DICKENS COUNTY, Texas (KCBD) – A cryptocurrency mining business based in London, England has selected Dickens County as the home of its next North American facility, counting on cheap and renewable energy to power its infrastructure in a quest for bitcoin.
“There was some apprehension,” Dickens County Judge Kevin Brendle said. “I think there still is. I think there are still a lot of questions that people have. We don’t really know how to refer to this. Is it a concept? Is it an industry?”
Brendle told KCBD that Argo Blockchain purchased private land about 10 miles north of Dickens in 2019. As the company prepares to pour concrete for its 125,000 square foot facility, it’s aiming to answer those questions the community has through an information program Monday evening at the Palace Theater in Spur.
“I think it’s important for everyone to do their homework, research these companies as they’re approaching governments,” Brendle said. “Try to vet them the best that you can. Learn as much as you possibly can. I don’t think this is going to stop. In Texas where energy is king, I think we’re going to continue to see these businesses creep up on the South Plains and Rolling Plains.”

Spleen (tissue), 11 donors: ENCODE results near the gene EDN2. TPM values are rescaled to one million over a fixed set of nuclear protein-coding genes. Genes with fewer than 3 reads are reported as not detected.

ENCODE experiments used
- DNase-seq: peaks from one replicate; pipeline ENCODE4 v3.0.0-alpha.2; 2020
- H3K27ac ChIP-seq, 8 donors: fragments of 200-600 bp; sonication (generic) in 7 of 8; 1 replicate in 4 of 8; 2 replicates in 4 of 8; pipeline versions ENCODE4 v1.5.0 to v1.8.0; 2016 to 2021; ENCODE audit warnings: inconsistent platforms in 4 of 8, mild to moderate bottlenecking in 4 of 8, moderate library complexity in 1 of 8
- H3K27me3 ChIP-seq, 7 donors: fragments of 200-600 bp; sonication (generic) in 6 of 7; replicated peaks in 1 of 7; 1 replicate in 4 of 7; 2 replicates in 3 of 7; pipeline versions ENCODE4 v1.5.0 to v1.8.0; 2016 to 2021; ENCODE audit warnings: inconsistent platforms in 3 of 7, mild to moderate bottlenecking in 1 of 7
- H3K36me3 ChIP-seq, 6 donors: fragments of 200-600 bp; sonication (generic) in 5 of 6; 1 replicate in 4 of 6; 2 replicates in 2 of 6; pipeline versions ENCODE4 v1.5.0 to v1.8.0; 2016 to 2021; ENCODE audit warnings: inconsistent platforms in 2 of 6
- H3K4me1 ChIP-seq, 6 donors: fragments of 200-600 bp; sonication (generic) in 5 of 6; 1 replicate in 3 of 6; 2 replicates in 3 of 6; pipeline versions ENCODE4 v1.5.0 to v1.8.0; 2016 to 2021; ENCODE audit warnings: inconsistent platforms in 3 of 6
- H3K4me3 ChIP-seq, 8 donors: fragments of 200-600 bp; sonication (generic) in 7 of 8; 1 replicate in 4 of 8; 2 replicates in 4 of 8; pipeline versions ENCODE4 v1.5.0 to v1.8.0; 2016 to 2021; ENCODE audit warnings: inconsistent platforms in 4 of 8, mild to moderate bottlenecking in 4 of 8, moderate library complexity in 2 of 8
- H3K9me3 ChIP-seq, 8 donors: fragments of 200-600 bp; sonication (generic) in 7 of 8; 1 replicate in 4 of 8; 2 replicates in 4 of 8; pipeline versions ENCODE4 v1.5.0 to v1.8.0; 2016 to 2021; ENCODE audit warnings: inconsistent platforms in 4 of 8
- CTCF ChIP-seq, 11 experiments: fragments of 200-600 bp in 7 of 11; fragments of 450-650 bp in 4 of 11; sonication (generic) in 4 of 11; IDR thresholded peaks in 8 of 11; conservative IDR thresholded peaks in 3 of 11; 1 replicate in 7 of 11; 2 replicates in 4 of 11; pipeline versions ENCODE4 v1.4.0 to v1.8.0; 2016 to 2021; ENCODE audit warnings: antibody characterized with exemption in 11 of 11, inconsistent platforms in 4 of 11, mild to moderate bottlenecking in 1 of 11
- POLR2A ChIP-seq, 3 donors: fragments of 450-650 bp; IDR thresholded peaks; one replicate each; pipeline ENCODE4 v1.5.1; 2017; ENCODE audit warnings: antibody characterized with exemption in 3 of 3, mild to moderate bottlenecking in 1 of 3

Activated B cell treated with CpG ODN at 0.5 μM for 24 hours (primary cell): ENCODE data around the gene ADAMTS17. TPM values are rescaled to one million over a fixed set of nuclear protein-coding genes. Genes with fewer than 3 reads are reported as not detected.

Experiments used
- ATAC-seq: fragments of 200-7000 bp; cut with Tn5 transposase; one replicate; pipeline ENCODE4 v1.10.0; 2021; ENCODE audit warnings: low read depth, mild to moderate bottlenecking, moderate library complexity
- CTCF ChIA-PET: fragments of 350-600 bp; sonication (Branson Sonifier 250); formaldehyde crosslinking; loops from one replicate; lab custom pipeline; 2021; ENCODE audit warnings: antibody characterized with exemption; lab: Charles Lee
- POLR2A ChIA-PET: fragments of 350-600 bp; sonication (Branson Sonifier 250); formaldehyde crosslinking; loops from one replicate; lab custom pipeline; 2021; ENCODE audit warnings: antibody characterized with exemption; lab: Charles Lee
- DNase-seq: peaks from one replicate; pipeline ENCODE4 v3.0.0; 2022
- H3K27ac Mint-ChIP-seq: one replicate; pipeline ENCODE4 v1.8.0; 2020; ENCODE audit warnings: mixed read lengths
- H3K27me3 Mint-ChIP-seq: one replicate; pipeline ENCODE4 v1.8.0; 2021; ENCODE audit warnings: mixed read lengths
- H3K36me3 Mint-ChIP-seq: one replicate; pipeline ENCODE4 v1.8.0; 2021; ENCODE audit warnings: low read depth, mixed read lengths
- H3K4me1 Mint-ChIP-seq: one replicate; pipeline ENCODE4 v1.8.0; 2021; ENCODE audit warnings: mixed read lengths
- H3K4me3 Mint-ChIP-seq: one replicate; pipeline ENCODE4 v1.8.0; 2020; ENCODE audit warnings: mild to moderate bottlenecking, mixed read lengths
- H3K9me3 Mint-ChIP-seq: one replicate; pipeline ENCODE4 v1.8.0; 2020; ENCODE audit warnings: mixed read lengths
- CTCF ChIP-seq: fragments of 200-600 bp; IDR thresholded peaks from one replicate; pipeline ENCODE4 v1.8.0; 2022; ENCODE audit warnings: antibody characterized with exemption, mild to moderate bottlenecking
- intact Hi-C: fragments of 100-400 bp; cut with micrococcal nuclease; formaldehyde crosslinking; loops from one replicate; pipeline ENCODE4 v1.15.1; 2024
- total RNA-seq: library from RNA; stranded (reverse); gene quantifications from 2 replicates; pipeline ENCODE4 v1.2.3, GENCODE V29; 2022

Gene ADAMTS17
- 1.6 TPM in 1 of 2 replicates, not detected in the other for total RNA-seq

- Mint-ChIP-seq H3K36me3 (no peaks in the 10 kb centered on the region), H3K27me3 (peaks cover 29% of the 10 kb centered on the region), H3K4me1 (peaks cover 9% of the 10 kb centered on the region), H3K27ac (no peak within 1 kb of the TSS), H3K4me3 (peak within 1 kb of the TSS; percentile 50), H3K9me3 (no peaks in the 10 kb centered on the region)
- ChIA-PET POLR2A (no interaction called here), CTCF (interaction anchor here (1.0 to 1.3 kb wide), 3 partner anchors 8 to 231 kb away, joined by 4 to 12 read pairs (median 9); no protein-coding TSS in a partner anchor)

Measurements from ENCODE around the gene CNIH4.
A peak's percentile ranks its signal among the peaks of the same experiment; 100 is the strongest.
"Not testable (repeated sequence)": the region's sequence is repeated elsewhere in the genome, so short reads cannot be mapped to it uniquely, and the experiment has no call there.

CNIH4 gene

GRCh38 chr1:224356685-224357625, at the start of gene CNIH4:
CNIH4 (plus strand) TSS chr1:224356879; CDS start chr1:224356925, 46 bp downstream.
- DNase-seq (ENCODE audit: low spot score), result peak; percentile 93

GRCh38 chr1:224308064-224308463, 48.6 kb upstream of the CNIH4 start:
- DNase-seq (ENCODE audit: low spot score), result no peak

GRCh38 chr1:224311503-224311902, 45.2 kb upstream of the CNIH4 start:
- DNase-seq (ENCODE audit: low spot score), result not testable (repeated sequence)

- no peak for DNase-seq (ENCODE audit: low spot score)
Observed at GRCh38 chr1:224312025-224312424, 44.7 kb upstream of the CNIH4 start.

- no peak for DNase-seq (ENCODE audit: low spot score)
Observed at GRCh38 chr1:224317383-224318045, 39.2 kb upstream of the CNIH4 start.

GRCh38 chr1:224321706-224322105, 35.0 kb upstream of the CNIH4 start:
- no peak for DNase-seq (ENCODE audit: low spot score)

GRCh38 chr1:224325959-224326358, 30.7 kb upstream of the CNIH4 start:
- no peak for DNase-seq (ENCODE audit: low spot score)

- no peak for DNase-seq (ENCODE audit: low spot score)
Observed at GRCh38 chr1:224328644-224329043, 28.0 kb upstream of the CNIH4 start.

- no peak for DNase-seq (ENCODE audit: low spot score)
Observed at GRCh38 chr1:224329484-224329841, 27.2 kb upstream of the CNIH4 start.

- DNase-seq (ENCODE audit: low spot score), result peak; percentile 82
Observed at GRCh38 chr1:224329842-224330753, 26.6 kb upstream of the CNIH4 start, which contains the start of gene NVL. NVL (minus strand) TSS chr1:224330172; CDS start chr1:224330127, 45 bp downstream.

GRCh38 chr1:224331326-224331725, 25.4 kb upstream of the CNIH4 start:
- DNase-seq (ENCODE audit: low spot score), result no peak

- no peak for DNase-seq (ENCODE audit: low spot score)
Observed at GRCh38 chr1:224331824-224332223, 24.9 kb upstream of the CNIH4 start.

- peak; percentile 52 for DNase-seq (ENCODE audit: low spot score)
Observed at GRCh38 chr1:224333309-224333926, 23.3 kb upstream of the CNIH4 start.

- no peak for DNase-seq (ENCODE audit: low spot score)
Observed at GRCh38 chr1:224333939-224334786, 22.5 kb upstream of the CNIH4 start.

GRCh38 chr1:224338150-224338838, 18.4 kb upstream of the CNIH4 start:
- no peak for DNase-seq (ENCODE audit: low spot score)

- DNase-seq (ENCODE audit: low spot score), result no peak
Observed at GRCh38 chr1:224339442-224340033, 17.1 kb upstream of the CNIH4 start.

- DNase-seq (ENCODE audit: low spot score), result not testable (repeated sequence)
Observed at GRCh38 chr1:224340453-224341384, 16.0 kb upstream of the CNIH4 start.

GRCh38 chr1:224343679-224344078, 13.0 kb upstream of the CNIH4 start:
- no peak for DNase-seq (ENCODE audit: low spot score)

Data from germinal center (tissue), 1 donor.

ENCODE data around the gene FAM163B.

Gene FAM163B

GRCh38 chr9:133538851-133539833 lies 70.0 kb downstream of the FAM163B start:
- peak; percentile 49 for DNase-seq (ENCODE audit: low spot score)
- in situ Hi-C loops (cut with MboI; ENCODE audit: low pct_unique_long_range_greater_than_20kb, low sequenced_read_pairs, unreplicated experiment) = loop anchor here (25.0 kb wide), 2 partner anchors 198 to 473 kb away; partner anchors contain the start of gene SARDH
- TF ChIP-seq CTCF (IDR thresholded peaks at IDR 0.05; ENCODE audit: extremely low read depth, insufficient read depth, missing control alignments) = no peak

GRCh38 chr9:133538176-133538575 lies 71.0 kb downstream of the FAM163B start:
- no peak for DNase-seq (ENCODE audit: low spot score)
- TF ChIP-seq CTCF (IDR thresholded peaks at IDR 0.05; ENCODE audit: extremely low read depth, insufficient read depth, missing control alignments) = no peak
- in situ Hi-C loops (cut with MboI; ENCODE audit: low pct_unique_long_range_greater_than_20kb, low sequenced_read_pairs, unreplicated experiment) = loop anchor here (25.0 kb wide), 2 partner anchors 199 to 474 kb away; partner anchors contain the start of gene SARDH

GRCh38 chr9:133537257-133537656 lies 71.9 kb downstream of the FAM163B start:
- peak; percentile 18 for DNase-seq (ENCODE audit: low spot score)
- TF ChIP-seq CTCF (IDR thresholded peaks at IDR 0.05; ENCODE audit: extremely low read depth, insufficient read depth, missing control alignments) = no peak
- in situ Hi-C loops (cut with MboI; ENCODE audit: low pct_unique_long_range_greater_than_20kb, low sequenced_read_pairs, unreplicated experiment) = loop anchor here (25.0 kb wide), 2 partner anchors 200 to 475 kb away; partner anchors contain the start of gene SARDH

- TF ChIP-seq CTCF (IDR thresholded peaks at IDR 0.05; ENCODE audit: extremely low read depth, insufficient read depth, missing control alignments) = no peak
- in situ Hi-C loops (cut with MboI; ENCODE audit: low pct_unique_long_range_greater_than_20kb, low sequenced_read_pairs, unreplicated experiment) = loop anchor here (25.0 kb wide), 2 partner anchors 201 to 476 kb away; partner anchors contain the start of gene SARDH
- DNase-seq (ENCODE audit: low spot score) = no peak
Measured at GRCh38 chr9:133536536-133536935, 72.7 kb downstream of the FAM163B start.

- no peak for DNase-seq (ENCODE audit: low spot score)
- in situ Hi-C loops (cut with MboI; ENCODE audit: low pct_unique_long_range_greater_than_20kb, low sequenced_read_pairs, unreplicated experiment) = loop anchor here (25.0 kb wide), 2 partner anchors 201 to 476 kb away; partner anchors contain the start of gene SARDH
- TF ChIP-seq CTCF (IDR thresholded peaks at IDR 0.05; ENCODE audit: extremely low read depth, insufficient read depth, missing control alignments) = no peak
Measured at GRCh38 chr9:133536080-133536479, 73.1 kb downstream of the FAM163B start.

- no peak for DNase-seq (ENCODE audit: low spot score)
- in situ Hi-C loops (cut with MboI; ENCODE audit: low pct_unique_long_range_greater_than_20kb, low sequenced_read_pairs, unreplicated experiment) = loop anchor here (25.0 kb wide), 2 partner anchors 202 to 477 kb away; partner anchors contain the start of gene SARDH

That energy is what attracted Argo to Dickens County. The land purchased sits next to the McAdoo Wind Farm’s Cottonwood Substation, which receives and distributes mostly renewable energy.
“The business that they’re putting in uses a lot of electricity,” Brendle said. “It made good sense to them and good business to them to build their business where they could purchase cheap electricity.”
Argo Blockchain touts its effort to use renewable energy to power its crypto mining. The process involves computers that verify transactions and solve what’s known as a mathematical hash function, which adds a block to the blockchain ledger. The first to do so receives a bitcoin reward.
Brendle is encouraging his community to learn about the process. He expects Argo to be received well, especially as it is anticipated to be a more than $100 million investment to the area and add 20 jobs.
“Our main focus and interest is what it will do for the county in terms of property values, our tax base, what it’ll do for school districts and governments and jobs that they’ll bring in,” Brendle said.
It’s expected that the operation could be running by mid-2022.
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